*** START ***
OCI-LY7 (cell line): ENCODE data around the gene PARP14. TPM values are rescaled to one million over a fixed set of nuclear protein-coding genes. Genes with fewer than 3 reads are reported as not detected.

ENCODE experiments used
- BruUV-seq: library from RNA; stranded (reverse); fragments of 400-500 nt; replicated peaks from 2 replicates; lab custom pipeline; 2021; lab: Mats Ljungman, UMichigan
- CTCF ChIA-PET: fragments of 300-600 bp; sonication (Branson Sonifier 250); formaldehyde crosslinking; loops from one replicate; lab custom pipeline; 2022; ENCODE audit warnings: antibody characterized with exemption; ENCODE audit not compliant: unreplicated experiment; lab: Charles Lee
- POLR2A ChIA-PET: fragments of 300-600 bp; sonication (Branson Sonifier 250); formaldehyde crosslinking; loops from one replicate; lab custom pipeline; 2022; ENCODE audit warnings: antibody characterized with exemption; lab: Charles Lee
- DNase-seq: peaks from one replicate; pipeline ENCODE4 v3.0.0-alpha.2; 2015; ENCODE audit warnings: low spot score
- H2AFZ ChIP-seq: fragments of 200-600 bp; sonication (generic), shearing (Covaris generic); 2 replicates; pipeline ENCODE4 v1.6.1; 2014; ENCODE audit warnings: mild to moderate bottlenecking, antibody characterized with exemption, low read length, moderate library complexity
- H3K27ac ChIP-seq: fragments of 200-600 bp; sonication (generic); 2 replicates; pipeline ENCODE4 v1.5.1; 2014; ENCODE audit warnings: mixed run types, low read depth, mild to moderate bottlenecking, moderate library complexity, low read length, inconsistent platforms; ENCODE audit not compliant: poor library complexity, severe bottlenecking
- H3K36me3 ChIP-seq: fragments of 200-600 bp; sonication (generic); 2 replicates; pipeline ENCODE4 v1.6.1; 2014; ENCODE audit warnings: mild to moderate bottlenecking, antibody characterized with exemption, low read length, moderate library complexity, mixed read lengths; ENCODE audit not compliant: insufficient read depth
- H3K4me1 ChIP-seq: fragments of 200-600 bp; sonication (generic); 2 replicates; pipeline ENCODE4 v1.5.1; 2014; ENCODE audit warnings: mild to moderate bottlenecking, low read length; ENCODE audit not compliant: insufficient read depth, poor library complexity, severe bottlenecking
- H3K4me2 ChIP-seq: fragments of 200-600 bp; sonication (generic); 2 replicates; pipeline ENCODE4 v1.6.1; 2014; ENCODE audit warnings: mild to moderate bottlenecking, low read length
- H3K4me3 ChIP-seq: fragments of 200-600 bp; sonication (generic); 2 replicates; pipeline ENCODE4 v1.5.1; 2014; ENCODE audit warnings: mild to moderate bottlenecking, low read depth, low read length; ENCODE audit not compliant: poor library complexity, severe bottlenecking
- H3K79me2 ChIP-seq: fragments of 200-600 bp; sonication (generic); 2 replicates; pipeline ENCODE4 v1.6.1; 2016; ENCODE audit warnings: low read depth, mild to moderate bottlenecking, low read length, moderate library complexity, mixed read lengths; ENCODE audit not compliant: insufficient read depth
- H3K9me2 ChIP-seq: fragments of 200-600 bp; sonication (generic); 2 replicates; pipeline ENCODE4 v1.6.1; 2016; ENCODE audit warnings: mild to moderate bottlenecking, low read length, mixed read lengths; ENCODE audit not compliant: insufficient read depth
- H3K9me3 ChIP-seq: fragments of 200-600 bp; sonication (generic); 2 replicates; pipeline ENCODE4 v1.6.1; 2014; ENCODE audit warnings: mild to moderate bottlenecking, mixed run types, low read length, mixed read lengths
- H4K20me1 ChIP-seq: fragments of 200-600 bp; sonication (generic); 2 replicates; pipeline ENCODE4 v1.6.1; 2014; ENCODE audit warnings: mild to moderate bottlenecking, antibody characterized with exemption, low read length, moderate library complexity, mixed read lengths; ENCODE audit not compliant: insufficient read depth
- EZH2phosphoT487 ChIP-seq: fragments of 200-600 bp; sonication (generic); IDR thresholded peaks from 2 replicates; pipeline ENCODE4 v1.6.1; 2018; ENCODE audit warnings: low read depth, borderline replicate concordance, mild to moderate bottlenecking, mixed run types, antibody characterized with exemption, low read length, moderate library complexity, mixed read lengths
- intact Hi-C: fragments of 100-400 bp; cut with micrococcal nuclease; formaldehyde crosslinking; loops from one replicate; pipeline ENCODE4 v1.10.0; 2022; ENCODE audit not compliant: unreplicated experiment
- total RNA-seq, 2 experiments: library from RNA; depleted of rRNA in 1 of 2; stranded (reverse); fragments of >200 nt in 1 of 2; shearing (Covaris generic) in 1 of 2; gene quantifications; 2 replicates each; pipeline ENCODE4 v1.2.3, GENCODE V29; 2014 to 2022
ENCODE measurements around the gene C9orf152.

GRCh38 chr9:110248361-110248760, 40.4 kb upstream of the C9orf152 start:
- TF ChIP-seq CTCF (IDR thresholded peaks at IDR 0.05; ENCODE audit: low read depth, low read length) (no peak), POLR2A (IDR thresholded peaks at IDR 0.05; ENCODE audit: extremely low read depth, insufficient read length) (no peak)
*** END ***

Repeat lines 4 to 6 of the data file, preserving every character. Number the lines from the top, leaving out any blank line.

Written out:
- CTCF ChIA-PET: fragments of 300-600 bp; sonication (Branson Sonifier 250); formaldehyde crosslinking; loops from one replicate; lab custom pipeline; 2022; ENCODE audit warnings: antibody characterized with exemption; ENCODE audit not compliant: unreplicated experiment; lab: Charles Lee
- POLR2A ChIA-PET: fragments of 300-600 bp; sonication (Branson Sonifier 250); formaldehyde crosslinking; loops from one replicate; lab custom pipeline; 2022; ENCODE audit warnings: antibody characterized with exemption; lab: Charles Lee
- DNase-seq: peaks from one replicate; pipeline ENCODE4 v3.0.0-alpha.2; 2015; ENCODE audit warnings: low spot score